[09] BOSNIAN WAR CRIMES TRIAL WINDS TO A CLOSE.

    U.S. Deputy Prosecutor Brenda Hollis said in The Hague on 25 November that accused Bosnian Serb war criminal Dusan Tadic is guilty beyond any reasonable doubt. She argued that witnesses' testimony clearly identified him as being present with "a special status" at the Omarska, Keraterm, and Trnopolje concentration camps in 1992, AFP reported. Tadic's lawyers maintain that many of the witnesses are unreliable and that, at best, charges against their client are based on mistaken identity. Meanwhile in Croatia, the authorities have placed 39 ethnic Serbs on trial for war crimes allegedly committed during the conflict in 1991 and 1992, Hina noted. Twelve are present in the court in Split, while the rest are being tried in absentia. And in Zagreb, a top-level international commission on missing persons in the wars of the Yugoslav succession met with President Franjo Tudjman. The group is headed by former U.S. Secretary of State Cyrus Vance. -- Patrick Moore

    [10] ISLAMIC COUNTRIES DISCUSS AID TO BOSNIA.

    The group for aid mobilization to Bosnia-Herzegovina of the Organization of the Islamic Conference (OIC) convened for a two-day meeting in Sarajevo on 22 November , Oslobodjenje reported. Representatives of 12 countries and the Islamic Bank discussed economic, social, humanitarian, and military issues. Bosnian Prime Minister Hasan Muratovic said the Islamic world has provided 15% of the total amount of reconstruction aid to date. Muratovic criticized High Representative Carl Bildt for trying to postpone some reconstruction projects until the three-man presidency agrees to appoint the Council of Ministers. Muratovic also complained that Bildt was attempting to postpone a forthcoming donors' conference in Brussels. "If Bildt does not change his attitude very soon..., we'll be forced to ask for diplomatic help from our friends," he added. -- Daria Sito Sucic in Sarajevo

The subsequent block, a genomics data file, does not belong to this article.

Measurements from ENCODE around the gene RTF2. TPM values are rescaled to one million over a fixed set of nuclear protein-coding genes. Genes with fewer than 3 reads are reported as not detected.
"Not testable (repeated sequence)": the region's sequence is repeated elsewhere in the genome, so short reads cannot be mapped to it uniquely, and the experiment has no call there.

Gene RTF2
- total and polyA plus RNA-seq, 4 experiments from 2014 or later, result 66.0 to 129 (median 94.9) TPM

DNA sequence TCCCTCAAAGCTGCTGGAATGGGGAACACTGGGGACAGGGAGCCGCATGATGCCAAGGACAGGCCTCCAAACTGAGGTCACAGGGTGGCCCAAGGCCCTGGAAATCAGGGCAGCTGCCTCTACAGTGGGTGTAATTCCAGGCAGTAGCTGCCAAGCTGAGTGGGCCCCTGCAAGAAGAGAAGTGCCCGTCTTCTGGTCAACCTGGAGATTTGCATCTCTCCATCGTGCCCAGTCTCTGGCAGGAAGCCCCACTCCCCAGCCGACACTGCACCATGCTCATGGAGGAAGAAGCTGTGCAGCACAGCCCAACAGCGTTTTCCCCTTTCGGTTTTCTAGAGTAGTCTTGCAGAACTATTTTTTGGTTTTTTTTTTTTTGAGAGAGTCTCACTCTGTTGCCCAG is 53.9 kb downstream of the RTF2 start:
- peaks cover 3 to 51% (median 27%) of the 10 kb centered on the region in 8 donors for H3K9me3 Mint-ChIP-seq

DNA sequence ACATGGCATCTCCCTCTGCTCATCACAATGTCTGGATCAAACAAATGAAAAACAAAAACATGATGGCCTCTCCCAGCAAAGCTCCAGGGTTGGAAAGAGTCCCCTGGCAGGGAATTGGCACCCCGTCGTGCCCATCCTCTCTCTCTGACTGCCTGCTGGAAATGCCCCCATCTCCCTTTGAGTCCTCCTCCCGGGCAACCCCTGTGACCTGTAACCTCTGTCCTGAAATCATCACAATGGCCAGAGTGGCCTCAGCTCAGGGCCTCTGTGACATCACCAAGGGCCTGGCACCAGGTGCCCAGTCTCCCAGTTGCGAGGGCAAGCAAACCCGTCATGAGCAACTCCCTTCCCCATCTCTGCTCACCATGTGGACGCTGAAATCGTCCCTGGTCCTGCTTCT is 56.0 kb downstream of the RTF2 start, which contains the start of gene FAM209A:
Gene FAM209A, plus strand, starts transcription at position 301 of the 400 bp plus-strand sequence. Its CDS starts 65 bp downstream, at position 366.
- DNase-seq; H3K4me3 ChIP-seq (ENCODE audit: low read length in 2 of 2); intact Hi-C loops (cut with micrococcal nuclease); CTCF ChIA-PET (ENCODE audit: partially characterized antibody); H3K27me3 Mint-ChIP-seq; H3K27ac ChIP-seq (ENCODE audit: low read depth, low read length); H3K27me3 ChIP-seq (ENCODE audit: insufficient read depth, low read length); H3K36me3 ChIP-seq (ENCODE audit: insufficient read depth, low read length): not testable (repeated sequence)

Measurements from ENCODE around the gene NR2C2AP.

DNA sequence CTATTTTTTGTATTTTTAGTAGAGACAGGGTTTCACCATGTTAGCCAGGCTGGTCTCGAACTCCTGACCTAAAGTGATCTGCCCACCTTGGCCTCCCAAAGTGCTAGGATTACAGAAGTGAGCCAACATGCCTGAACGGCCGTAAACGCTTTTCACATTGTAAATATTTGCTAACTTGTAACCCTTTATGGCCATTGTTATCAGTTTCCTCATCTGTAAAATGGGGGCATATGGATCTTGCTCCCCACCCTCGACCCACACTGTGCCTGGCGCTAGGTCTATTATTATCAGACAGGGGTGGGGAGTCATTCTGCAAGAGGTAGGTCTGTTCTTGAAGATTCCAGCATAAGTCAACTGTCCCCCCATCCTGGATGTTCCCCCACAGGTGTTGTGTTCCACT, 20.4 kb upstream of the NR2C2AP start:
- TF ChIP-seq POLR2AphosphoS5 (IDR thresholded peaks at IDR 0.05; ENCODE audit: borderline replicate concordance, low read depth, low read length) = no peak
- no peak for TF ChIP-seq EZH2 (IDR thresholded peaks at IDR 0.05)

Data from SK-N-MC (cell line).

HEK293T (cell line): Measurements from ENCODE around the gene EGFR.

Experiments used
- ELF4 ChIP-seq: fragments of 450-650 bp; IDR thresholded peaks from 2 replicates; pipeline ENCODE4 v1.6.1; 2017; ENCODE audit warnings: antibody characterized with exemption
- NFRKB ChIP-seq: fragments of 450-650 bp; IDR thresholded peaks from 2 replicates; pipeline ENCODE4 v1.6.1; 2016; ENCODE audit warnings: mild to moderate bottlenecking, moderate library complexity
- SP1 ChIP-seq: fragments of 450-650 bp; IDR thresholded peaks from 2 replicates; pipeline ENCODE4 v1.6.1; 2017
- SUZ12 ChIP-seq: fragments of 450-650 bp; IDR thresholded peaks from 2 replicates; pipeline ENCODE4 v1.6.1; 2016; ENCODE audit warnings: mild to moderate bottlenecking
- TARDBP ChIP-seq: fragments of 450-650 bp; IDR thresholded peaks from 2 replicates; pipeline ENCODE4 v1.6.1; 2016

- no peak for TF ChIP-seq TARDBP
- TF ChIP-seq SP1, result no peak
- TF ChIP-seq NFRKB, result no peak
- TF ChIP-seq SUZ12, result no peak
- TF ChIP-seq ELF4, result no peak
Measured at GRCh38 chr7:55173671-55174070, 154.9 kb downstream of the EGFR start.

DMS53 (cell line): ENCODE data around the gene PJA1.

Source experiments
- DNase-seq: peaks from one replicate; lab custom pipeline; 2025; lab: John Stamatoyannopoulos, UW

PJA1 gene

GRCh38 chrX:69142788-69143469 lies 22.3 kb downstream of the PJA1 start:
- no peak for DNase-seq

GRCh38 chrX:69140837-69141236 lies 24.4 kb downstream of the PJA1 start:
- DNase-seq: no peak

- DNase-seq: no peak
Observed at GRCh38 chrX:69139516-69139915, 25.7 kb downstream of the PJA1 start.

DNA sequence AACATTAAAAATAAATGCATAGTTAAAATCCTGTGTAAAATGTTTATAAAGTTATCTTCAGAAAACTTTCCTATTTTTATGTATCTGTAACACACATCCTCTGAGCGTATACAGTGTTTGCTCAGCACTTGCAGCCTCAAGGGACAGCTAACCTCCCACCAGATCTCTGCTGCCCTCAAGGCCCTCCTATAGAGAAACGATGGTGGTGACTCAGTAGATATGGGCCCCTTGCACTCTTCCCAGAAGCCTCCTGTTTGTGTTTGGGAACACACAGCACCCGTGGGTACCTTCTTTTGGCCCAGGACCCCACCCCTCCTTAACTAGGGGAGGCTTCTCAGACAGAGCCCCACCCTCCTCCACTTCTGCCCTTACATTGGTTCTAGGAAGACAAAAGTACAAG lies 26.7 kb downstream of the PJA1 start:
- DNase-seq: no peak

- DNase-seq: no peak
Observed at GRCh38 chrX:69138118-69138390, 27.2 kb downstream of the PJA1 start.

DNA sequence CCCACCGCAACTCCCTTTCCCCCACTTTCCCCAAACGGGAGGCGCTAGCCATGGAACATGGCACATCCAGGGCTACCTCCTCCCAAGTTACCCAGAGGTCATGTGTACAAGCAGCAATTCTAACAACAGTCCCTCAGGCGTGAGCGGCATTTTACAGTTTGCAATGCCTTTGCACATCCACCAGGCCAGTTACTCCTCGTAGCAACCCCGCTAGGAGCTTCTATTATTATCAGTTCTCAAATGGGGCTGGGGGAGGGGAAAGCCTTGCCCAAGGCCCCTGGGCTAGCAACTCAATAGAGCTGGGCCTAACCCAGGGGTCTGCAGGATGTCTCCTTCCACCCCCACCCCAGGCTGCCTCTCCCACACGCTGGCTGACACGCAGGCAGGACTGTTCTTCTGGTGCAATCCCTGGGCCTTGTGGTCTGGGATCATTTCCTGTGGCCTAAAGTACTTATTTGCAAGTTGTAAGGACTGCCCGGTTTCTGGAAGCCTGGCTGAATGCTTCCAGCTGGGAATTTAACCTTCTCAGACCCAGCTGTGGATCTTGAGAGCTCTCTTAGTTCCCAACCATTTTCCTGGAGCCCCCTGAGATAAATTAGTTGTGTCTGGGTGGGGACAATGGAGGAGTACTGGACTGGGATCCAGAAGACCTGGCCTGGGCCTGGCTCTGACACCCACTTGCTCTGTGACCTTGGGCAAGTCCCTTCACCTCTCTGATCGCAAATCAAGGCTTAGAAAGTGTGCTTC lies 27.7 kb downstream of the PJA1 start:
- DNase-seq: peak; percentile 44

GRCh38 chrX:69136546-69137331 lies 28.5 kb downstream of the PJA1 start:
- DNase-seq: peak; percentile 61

[11] PROBLEMS FACE TRANS-BORDER BOSNIAN TV.

    Representatives of four local Bosnian TV stations participating in the internationally sponsored project TV International/Open Broadcast Network (TVIN/OBN) have announced they will complain to sponsors about their status in the project, Oslobodjenje reported on 24 November. TVIN/OBN was designed as an independent television network aimed to overcome internal borders in Bosnia. But local TV stations participating in the $10 million project complain they have been excluded from the financial planning and the decision-making on programs. Local stations were granted equipment worth $1 million to improve their programs and broadcasting facilities. -- Daria Sito Sucic in Sarajevo

    [12] ROMANIAN PREMIER-DESIGNATE SEES ECONOMIC REFORM AS PRIORITY.

    Victor Ciorbea has said he plans to focus on economic reforms in order to woo international financial institutes back into the country, Radio Bucharest and AFP reported on 25 November. He said he will meet with an IMF delegation on 30 November and try to mend fences with that organization. The IMF suspended part of a $250 million loan to Romania earlier this year, accusing the outgoing government of failing to meet a pledge to reduce the budget deficit and restructure state institutions. Ciorbea said this year's budget deficit will reach 4.5% of GDP, more than double the 2% pledge made to the IMF. He added that his government will speed up privatization by eliminating bureaucratic and legal obstacles. Meanwhile, Cronica romana reports on 26 November that the decision to change the title of premier to chairman of the Council of Ministers has been revoked because it would have required a constitutional amendment. -- Michael Shafir